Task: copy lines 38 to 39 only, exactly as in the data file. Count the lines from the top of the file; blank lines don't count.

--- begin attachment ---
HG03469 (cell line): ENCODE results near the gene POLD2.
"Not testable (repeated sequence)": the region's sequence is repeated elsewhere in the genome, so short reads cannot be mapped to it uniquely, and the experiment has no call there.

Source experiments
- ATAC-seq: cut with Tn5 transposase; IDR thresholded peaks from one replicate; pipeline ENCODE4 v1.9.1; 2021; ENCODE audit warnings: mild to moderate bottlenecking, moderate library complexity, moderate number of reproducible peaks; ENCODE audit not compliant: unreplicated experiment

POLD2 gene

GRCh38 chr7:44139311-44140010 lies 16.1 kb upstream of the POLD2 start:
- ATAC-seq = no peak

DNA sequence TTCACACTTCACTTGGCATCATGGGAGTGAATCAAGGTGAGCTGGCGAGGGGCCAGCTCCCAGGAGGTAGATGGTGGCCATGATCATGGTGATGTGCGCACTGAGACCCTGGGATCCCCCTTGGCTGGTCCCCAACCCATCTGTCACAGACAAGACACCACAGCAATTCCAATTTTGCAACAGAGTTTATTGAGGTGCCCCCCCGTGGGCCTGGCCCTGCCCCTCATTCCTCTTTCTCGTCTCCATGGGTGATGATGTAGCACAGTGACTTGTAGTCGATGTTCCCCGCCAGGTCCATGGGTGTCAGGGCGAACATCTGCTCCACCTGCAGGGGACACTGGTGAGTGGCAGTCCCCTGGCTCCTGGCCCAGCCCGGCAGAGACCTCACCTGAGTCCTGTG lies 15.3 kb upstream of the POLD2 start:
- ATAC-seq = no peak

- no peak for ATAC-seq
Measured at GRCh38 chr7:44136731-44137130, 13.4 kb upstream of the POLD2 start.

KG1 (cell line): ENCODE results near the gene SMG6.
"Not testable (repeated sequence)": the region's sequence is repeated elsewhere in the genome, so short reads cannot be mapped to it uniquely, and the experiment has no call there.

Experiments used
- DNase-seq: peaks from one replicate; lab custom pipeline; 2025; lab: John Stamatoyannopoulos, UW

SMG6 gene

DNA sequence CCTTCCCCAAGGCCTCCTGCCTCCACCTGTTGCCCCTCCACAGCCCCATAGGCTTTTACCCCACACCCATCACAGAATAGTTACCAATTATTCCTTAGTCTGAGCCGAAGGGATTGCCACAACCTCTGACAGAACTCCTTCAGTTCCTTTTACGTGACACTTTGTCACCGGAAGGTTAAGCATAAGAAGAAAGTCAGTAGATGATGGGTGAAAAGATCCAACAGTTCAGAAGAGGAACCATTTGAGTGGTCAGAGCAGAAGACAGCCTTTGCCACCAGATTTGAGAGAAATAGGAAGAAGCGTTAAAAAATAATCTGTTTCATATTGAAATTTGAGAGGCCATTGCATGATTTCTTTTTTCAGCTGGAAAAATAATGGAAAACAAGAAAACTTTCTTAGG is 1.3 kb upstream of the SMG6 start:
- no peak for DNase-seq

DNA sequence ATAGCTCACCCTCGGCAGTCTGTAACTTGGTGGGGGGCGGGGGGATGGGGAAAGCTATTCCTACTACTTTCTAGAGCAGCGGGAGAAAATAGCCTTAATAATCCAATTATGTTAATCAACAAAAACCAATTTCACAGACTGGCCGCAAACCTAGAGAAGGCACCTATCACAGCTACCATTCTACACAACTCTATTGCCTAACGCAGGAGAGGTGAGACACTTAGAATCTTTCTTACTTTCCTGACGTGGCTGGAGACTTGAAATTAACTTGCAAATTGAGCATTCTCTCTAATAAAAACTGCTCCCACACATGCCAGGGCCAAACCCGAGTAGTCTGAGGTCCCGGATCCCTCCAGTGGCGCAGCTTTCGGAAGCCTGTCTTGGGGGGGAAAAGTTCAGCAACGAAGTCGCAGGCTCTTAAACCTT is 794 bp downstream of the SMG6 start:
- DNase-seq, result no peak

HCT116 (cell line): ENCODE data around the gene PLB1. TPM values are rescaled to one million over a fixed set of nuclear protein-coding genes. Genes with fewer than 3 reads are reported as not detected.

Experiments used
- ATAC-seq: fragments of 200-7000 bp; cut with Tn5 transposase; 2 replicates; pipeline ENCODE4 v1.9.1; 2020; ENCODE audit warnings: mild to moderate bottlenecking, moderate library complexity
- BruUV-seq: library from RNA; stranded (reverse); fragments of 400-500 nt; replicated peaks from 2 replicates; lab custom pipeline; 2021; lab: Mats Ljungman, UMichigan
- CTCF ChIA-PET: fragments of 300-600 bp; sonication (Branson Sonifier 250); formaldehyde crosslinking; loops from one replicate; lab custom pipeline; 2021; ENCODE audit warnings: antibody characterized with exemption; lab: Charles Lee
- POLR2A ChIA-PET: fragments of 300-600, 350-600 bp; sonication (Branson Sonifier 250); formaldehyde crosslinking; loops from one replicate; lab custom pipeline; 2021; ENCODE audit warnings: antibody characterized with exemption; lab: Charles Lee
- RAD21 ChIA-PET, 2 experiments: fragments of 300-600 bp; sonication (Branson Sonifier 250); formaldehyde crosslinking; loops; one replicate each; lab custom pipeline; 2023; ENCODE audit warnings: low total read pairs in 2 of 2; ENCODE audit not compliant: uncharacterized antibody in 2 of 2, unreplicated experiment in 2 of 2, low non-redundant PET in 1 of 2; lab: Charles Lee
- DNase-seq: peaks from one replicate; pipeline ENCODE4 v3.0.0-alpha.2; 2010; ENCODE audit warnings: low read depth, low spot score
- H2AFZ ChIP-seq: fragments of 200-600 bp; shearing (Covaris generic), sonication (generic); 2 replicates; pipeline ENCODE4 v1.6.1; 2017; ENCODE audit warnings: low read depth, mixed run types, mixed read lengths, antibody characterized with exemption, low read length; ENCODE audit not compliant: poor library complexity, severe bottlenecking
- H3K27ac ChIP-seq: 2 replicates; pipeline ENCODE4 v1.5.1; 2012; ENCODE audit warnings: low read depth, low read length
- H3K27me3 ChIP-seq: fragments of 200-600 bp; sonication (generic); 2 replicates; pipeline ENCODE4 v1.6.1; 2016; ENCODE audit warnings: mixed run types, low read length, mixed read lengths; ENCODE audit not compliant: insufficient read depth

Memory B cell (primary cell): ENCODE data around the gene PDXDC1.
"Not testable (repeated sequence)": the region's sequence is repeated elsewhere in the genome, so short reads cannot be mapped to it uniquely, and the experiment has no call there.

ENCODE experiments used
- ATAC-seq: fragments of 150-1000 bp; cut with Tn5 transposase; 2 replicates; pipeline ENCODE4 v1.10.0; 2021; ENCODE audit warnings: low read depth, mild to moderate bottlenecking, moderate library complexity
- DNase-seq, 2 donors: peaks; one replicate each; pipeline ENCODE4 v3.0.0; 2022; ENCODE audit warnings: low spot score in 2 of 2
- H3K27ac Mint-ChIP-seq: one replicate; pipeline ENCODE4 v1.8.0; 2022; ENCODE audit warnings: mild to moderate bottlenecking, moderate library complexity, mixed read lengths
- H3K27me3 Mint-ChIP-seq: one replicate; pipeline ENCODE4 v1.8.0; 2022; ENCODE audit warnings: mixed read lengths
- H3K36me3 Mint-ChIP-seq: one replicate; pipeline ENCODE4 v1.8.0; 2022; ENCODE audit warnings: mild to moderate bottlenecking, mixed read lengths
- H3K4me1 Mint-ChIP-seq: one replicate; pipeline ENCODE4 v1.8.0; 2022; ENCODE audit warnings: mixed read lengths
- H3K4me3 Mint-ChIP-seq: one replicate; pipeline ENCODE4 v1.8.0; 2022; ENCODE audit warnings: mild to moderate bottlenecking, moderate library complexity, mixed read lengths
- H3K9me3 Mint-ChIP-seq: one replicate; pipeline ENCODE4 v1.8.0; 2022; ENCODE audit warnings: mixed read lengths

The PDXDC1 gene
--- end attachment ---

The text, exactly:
- H3K27me3 Mint-ChIP-seq: one replicate; pipeline ENCODE4 v1.8.0; 2022; ENCODE audit warnings: mixed read lengths
- H3K36me3 Mint-ChIP-seq: one replicate; pipeline ENCODE4 v1.8.0; 2022; ENCODE audit warnings: mild to moderate bottlenecking, mixed read lengths